It's that time of year again for all the Top Ten lists of movies you never saw, music you never heard, TV shows you never watched and books you never read.
Not that you didn't try. You wanted to see that must-see movie all the critics were talking about at Sundance and Cannes but, like the rest of the movies on their Top Ten list, it never came to your town. Now you can't remember what it was called, just that it sounded wonderful. But you also remember that, three years ago, you went to a movie that was at the top of everyone's Top Ten list and you hated it. Why didn't anyone mention that it was in Dutch with English subtitles?
There were some movies you wanted to see this year but they only stayed at the mall for one week and that was the same week Sally at work was sick and you had to fill in for her. Oddly enough, she saw it. Where does she find the time?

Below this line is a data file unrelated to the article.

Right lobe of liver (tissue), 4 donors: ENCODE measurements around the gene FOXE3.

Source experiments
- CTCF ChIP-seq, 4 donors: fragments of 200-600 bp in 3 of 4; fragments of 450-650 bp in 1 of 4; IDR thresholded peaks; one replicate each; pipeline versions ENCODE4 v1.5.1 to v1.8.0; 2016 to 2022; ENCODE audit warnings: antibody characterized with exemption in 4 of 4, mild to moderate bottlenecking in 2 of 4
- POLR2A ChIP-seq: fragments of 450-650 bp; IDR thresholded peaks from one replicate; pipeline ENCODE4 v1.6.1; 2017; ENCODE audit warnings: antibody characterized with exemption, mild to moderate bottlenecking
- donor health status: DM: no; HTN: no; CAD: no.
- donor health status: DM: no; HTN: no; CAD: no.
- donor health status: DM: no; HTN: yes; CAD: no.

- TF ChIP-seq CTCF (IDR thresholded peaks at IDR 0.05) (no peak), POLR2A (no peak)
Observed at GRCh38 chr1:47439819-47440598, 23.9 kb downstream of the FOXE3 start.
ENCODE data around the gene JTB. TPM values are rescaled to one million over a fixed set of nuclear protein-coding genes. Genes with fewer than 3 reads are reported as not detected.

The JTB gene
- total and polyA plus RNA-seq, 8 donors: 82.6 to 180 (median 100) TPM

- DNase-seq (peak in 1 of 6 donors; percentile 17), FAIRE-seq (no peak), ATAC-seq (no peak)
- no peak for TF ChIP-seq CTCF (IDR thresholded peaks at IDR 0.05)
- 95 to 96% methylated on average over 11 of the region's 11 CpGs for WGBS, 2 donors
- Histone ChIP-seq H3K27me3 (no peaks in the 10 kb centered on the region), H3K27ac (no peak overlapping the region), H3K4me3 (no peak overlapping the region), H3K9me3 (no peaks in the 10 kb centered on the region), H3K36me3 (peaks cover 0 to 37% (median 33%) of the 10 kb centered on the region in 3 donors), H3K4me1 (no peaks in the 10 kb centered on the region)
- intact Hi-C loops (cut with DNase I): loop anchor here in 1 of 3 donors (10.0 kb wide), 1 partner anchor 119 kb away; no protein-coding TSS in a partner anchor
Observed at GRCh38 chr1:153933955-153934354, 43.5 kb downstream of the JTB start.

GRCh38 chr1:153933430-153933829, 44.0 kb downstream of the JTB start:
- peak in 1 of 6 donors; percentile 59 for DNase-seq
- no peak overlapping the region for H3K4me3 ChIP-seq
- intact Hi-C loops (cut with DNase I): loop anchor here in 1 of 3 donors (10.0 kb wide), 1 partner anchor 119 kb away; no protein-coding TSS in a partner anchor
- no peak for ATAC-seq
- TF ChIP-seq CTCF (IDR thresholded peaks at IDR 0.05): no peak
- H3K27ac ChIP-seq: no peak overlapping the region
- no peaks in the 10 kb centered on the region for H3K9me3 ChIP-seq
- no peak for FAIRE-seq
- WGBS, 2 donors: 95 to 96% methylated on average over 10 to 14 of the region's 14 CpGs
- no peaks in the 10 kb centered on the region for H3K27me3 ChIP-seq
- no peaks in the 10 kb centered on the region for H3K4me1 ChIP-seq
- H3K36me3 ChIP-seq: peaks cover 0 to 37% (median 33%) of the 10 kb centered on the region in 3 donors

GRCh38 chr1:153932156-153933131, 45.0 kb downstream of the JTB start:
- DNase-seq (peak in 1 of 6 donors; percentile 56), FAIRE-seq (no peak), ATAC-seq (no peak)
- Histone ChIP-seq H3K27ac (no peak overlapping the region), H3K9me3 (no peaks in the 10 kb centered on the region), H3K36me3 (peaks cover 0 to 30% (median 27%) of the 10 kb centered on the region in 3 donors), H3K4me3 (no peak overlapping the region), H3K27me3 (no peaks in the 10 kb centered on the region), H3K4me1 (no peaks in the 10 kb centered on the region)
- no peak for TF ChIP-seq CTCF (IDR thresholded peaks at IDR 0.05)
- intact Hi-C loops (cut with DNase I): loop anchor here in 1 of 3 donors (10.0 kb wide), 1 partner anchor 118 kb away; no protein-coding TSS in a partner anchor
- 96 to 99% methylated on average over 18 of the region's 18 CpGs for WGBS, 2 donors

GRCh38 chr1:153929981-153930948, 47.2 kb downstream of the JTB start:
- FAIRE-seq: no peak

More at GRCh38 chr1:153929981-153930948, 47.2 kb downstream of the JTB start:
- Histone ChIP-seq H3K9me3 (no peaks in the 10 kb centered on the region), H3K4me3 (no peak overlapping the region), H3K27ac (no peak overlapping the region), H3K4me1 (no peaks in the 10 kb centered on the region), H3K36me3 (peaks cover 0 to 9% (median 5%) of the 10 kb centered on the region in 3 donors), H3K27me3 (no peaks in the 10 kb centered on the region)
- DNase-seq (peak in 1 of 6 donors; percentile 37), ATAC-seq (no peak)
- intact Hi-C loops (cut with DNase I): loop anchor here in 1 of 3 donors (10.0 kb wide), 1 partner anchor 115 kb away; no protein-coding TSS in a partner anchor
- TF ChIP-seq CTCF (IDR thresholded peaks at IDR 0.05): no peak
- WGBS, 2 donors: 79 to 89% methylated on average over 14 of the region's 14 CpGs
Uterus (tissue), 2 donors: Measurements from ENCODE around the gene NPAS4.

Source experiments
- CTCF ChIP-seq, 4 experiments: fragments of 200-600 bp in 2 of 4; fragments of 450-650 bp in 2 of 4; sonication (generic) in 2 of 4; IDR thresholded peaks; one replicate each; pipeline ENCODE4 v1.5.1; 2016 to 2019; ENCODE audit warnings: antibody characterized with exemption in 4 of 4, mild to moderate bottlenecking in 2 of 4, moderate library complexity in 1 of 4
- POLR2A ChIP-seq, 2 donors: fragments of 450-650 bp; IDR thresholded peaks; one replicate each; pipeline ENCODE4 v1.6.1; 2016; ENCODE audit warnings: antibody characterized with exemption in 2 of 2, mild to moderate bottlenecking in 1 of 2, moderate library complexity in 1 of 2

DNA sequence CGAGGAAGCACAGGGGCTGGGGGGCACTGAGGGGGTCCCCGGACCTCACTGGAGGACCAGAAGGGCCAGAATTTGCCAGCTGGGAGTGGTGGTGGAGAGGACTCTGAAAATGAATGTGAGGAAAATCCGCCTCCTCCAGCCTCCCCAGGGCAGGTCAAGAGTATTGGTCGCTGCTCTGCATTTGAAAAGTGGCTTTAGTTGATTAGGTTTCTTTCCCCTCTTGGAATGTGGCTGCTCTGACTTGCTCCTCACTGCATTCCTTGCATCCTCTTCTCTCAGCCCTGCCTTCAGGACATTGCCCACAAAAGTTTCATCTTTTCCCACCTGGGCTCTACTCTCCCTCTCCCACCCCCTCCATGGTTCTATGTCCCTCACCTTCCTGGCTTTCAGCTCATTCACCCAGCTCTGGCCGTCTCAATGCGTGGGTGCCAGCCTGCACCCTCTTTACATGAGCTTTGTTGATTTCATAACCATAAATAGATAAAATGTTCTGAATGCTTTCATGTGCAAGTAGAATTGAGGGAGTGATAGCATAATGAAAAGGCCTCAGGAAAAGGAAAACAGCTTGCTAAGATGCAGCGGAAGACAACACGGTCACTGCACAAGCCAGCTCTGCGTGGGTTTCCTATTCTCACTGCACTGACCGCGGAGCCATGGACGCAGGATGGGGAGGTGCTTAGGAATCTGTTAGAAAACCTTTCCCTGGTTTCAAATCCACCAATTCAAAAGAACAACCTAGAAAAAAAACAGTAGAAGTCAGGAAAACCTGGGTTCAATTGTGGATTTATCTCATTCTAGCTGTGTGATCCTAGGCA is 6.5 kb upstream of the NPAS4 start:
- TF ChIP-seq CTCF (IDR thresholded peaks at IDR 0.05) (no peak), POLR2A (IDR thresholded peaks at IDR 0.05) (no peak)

Then there were all the movies that opened Thanksgiving Day. Why didn't you go? Oh yeah, you were busy that week cleaning the house and getting the extra bedrooms ready and shopping for stuffing and preparing a Thanksgiving meal and then cleaning up the mess afterwards — while everyone else went to the movies. Everybody went on Thanksgiving night because the next day was Black Friday and they wanted to shop, not see a movie. Then you got so busy with Christmas cards and making cookies that you still haven't seen any of the new films. You won't be able to go Christmas Day, either, because you'll be on the road to Grandma's house and that thing you ordered for Bob never came in the mail so you've got to get that straightened out, but you kids, you go see something. The kids have got plenty of time to go to movies. They aren't spending any of their free time studying, that's for sure. They act like it's hard to maintain a grade point average of .02. That's worth $50,000 a year. Why is it that when you send kids off to college, they come back stupider than when they left? You wouldn't think it was possible.